Prime Minister Narendra Modi talked about technology and its positive impact on governance as he invited global investors to India during a town hall event with Facebook CEO Mark Zuckerberg at the social media giant’s headquarters in San Jose on Sunday.
Speaking at the event, Modi said his aim was to convert India’s economy from $8 trillion to $20 trillion. The government’s focus is on manufacturing, service and agriculture sectors, said Modi, who came to power last year riding on his promise to dole out jobs and boost the economy.
“It’s amazing how perception about India has changed in a very short period of time. We’ve brought in a new level of confidence,” Modi said, projecting India as a “heaven” for investors and emphasising that his government is working on deregulation and ensuring ‘ease of doing business’
“I don’t think there is a shortage of money in the world. Countries may not know where to put their money so I am calling them to India.”
Modi is eager to bring bigger technology investments and jobs back to India to help its growing startup scene. Much of his Silicon Valley visit, which began Saturday, has focused on connecting with the Indian diaspora community and top executives.
“It’s important for us to have effective and easy governance, and for that technology is very important,” Modi said, “We are bringing technology into governance in a very big way. This is making governance easy, effective, economical and transparent.”
Modi, 65, is the first Indian leader to visit the West Coast -- he is on a two-day visit to the US tech hub -- in more than 30 years. His trip follows a similar visit by China’s president, Xi Jinping, who met several tech leaders in Seattle last week.
Talking about his pet Make in India scheme, Modi said he was hopeful the campaign will be a success since “we have certain assets other countries doesn’t have”. He said demographic dividend, demand and democracy were India’s advantage, and added he believed in a fourth ‘D’ called ‘de-regularisation’.
He answered questions over the ‘slow pace’ of reforms by saying that India is a huge country and it will take time for the reform measures to show results.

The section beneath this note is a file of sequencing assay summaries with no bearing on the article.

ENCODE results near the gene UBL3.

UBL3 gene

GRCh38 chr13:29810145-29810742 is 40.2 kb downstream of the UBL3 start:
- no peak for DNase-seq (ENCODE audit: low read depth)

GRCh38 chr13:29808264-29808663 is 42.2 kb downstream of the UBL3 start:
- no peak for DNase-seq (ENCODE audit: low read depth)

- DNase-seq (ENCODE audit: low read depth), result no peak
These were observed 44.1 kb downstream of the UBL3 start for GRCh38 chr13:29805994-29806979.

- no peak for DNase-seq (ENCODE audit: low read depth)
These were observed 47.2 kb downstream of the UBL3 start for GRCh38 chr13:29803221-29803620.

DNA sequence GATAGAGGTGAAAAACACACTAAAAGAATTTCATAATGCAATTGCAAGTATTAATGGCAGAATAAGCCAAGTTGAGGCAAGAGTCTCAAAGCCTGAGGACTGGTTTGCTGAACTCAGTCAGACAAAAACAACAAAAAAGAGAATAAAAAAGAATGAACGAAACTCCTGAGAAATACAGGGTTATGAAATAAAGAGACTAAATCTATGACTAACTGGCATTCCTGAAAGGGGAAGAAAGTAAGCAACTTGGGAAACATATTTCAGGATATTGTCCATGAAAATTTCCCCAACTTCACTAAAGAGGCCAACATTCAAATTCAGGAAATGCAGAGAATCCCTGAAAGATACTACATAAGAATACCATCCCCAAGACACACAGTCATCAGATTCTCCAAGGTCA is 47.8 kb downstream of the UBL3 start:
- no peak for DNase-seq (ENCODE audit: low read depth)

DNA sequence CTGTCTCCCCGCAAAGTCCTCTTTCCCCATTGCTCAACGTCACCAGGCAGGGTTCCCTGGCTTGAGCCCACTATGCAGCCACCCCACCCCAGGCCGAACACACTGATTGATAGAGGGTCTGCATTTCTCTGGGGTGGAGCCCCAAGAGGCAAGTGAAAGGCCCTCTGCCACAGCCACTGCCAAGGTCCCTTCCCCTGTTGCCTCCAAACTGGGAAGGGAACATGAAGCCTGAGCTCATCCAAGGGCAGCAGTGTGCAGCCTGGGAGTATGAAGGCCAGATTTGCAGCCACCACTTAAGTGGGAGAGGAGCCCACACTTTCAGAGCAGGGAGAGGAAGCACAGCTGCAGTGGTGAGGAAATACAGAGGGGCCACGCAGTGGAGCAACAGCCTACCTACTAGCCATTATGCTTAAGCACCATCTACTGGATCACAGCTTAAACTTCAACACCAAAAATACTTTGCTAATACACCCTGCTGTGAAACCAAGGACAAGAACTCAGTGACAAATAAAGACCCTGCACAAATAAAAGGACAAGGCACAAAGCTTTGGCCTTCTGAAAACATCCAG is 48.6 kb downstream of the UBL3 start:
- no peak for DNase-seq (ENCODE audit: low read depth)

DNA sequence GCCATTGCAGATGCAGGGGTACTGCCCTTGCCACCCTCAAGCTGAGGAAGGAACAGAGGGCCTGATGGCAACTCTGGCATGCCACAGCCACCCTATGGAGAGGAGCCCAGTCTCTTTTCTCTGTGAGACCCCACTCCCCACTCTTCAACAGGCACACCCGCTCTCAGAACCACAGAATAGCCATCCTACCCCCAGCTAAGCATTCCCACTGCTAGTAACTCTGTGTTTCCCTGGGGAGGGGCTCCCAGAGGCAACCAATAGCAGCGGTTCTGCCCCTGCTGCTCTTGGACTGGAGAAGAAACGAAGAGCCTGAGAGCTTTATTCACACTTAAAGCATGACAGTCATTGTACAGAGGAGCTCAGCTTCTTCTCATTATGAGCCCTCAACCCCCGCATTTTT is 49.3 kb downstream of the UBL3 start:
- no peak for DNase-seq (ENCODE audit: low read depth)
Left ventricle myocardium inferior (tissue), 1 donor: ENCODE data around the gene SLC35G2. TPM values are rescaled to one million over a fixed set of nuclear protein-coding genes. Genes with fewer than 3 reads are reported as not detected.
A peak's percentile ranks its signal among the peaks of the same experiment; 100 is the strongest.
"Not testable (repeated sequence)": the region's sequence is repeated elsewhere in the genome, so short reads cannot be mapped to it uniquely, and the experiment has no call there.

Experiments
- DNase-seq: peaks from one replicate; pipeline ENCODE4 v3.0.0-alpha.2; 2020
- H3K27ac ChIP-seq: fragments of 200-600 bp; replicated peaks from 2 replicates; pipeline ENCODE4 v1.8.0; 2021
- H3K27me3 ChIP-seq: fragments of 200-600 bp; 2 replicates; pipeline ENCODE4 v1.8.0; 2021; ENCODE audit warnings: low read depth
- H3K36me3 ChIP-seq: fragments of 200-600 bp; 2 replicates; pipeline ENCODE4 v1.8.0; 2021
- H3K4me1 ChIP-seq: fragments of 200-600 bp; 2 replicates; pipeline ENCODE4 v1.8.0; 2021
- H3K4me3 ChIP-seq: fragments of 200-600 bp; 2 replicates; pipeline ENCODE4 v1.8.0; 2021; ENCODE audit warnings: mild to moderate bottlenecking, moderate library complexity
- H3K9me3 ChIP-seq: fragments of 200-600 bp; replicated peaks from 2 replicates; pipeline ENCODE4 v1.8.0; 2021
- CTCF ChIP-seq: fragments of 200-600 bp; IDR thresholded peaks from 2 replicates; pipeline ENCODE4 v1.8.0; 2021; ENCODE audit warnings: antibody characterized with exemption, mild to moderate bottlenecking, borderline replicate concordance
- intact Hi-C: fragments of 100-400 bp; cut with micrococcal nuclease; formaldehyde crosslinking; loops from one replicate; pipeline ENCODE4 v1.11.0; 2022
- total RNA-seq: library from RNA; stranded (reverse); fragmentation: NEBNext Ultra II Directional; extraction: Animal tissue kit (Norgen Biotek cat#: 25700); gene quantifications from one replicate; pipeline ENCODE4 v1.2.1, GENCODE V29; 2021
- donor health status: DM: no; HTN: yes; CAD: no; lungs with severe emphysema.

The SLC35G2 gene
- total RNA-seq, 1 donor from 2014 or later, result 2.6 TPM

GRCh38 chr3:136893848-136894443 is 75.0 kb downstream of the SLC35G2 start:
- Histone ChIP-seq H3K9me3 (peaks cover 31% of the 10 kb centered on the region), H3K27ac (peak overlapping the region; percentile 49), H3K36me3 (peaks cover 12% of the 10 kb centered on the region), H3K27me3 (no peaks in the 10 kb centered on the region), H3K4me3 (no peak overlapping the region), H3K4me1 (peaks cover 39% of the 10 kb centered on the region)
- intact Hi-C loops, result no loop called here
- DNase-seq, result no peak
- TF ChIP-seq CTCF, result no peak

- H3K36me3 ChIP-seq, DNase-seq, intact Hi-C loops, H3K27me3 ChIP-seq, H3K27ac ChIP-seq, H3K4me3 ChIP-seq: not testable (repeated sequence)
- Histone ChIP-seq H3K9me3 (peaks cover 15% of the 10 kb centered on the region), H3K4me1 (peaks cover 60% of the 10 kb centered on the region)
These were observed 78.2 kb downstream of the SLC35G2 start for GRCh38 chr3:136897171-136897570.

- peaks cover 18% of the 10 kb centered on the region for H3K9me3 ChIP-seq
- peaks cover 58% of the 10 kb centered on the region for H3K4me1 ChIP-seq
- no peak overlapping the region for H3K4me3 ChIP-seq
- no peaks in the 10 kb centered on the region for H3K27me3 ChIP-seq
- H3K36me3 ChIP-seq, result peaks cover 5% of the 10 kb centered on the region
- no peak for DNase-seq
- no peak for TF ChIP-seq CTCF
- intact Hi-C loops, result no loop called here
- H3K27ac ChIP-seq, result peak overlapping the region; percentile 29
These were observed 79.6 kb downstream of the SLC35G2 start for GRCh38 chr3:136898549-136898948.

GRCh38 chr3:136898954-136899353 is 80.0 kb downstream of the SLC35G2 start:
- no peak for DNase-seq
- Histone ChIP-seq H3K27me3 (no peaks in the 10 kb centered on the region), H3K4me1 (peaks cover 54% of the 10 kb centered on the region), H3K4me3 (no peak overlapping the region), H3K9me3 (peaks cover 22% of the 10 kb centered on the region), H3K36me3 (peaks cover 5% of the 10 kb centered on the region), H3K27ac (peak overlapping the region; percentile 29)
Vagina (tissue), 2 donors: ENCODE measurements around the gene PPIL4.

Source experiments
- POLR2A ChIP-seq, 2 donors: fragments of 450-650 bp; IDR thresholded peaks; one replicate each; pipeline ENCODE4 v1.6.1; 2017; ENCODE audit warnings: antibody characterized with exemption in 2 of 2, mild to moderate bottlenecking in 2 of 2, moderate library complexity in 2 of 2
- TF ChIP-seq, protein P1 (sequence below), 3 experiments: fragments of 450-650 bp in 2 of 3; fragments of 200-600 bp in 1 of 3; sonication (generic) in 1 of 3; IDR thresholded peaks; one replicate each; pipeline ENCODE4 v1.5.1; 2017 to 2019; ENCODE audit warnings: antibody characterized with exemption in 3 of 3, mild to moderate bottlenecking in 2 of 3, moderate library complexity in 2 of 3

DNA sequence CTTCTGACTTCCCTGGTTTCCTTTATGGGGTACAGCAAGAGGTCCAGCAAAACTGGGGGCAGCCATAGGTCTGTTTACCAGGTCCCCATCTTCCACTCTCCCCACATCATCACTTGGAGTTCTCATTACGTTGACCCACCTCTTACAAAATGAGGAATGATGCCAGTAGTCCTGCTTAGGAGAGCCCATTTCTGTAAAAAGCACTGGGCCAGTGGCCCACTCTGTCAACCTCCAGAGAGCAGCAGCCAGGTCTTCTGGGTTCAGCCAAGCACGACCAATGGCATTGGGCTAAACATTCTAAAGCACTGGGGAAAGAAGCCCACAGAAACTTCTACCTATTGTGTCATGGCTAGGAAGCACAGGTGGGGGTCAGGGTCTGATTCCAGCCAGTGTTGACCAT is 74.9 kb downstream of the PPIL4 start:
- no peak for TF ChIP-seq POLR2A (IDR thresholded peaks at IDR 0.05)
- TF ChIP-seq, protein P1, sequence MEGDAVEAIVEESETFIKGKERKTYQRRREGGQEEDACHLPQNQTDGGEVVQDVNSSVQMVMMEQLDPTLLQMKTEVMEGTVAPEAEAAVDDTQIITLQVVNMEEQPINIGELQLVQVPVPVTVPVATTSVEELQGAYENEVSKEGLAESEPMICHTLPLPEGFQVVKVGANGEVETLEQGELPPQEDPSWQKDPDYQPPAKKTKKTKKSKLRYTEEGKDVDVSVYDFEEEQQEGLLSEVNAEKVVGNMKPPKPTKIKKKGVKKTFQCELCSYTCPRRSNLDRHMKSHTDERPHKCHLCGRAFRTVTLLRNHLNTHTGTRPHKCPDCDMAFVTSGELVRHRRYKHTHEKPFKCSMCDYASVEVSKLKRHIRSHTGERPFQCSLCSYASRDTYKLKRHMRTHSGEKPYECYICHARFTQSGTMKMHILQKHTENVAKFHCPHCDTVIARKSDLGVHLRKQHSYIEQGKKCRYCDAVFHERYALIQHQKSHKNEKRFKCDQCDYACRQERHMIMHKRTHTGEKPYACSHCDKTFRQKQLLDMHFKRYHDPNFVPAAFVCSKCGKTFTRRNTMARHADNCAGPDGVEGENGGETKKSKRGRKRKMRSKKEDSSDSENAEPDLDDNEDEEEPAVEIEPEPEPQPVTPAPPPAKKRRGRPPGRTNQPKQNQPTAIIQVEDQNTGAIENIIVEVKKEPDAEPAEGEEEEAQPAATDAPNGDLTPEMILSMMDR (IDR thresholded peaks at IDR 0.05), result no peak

Replying to questions, Modi stressed the power of social media and technology in the modern times. “Social media can tell the government where it’s going wrong. It gives them an opportunity for correction. It is the strength of democracy, he said, “Social media brought a big change in my thought process.”
For his part, Zuckerberg said: “I am personally impressed by the example PM Narendra Modi has set in using social media to directly communicate with citizens.”
Insisting that “scale and speed” of reforms had increased in the 15 months of his government, Modi appeared to take a dig at the previous regimes when he said
that nationalisation of banks was undertaken 40 years back but 60% of the population was without a bank account till his dispensation introduced the Jan Dhan scheme last year.
“180 million accounts were opened within 100 days of our government. This is the speed and scale of change,” he said.
Replying to questions, Modi stressed the power of social media and technology in the modern times. “Social media can tell the government where it’s going wrong. It gives them an opportunity for correction. It is the strength of democracy,” he said, “Social media brought a big change in my thought process.”
For his part, Zuckerberg said: “I am personally impressed by the example PM Narendra Modi has set in using social media to directly communicate with citizens.” This was the second such event for the young billionaire with a world leader after US President Barack Obama.
There was a rare emotional moment in the session as Modi broke down while talking about his mother and his humble background as a ‘chaiwallah (tea seller)’.
Ahead of the event, Zuckerberg expressed his support to the ‘Digital India’ campaign and changed his profile picture to convey his appreciation for the Modi government’s effort to connect rural communities to internet.
Facebook has already launched an effort to connect with lower-income Indians through Zuckerberg’s Internet.org project, but it has met with resistance from Indian groups who say the project favours the company’s social network and other products over homegrown web services.
(With agency inputs)